General Policy Information
Latest Revision Date: 10/28/2014
Title 1 - Department Administration
Title 2 - Department Employment
Title 3 - Employee Welfare
Title 4 - Human Resources
Title 5 - Employee Conduct
Title 6 - Arrests, Search and Seizure
Title 7 - Evidence and Property
Title 8 - Use of Force
Title 9 - Equipment and Uniforms
Title 10 - Police Facilities & Security
Title 11 - Detainee Management
Title 12 - Department Information Systems
Title 13 - Vehicle Operations
Title 14 - Emergency Operations
Title 15 - Primary Investigation
Title 16 - Patrol Operations
Effective Date: 10/27/2014
This policy applies to all voluntary contacts and Terry stops conducted by officers.
1. Terry Stops are Seizures and Must Be Based on Reasonable Suspicion in Order to be Lawful
A Terry stop must be based on reasonable suspicion and documented using specific articulable facts as described in this policy.
This policy prohibits Terry stops when an officer lacks reasonable suspicion that a subject has been, is, or is about to be engaged in the commission of a crime.
A Terry stop is a seizure for investigative purposes. A seizure occurs any time an officer, by means of physical force or show of authority, has in some way restrained the liberty of a citizen. A seizure may also occur if an officer uses words, actions, or demeanor that would make a reasonable person believe that he or she is not free to go.
2. Officers Must Distinguish Between Voluntary Contacts and Terry Stops
a. Voluntary Contacts Defined
There are two categories of voluntary contacts:
- Social Contact: A voluntary, consensual encounter between the police and a subject with the intent of engaging in casual and/or non-investigative conversation. The subject is free to leave and/or decline any of the officer’s requests at any point; it is not a seizure.
- Non-Custodial Interview: A voluntary and consensual investigatory interview that an officer conducts with a subject during which the subject is free to leave and/or decline any of the officer’s requests at any point. It is not a seizure.
Voluntary contacts are not seizures. During voluntary contacts, officers must not use any words, actions, demeanor, or other show of authority that would tend to communicate that a person is not free to go.
b. Terry Stops Defined
- Terry Stop: A brief, minimally intrusive seizure of a subject based upon articulable reasonable suspicion in order to investigate possible criminal activity. The stop can apply to people as well as to vehicles. The subject of a Terry stop is not free to leave. A Terry stop is a seizure under both the State and Federal constitutions.
- Reasonable Suspicion: Specific, objective, articulable facts, which, taken together with rational inferences, would create a well-founded suspicion that there is a substantial possibility that a subject has engaged, is engaging or is about to engage in criminal conduct.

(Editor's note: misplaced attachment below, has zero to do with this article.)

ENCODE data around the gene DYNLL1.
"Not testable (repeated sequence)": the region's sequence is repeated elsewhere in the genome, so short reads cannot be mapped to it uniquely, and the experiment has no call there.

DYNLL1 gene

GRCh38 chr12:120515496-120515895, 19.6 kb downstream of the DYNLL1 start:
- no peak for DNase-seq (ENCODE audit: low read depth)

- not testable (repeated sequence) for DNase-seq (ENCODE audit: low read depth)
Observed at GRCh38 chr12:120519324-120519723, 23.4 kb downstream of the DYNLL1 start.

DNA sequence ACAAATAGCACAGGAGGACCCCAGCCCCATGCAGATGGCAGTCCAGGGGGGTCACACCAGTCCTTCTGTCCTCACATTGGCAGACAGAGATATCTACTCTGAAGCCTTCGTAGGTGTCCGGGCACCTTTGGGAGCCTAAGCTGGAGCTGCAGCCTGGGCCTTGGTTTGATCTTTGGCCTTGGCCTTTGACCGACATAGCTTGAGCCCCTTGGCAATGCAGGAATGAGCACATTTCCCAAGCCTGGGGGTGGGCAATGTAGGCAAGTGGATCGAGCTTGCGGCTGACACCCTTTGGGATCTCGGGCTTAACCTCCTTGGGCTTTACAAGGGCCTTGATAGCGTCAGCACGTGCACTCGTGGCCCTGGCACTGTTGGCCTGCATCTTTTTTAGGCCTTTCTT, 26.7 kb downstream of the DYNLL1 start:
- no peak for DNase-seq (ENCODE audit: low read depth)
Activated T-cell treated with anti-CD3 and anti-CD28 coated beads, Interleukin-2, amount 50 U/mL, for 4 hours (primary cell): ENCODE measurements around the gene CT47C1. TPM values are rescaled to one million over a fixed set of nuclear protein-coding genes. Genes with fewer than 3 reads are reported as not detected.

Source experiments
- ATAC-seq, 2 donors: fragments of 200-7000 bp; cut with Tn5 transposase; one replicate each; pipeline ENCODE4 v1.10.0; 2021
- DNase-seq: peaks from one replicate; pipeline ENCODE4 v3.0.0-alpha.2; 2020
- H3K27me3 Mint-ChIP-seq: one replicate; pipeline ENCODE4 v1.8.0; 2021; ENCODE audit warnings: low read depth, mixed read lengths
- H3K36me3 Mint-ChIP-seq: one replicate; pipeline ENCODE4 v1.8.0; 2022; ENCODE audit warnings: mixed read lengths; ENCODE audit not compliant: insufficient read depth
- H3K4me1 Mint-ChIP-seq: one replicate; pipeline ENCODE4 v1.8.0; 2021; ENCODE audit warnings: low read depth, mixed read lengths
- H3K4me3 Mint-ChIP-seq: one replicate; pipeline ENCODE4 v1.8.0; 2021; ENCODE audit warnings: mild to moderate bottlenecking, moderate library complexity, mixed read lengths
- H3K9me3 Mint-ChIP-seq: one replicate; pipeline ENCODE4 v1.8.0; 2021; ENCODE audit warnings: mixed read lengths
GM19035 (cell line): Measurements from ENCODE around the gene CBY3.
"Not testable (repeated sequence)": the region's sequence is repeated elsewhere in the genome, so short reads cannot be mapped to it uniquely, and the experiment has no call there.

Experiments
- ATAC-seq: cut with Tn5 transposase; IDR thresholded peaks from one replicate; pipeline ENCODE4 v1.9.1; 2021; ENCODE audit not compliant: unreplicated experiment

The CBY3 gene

- The reasonableness of the Terry stop is considered in view of the totality of the circumstances, the officer’s training and experience, and what the officer knew before the stop. Information learned during a stop can lead to additional reasonable suspicion or probable cause that a crime has occurred, but cannot provide the justification for the original stop.
A Terry Stop is a detention short of an arrest. All other detentions must be made pursuant to the policies for arrests without a warrant (6.010-Reporting Arrests and Detentions), warrant arrests, (6.280-Warrant Arrests), traffic stops (16.230-Issuing Tickets and Traffic Contact Reports), or seizure of a person for a psychological evaluation (16.110-Crisis Intervention).
3. During a Terry Stop, Officers Will Limit the Seizure to a Reasonable Scope
Actions that would indicate to a reasonable person that they are being arrested or indefinitely detained may convert a Terry stop into an arrest requiring probable cause or an arrest warrant.
Unless justified by the articulable reasons for the original stop, officers must have additional articulable justification for further limiting a person’s freedom during a Terry stop, such as:
- Taking a subject’s identification or driver license away from the immediate vicinity
- Ordering a motorist to exit a vehicle
- Putting a pedestrian up against a wall
- Directing a person to stand or remain standing, or to sit on a patrol car bumper or any other place not of their choosing
- Directing a person to lie or sit on the ground
- Applying handcuffs
- Transporting any distance away from the scene of the initial stop, including for the purpose of witness identification
- Placing a subject into a police vehicle
- Pointing a firearm
- Frisking for weapons
- De minimis force
Taking any of these actions does not necessarily convert a Terry stop into an arrest.
4. During a Terry Stop, Officers Will Limit the Seizure to a Reasonable Amount of Time
Subjects may be seized for only that period of time necessary to effect the purpose of the stop. Any delays in completing the necessary actions must be objectively reasonable.
Officers may not extend a detention solely to await the arrival of a supervisor.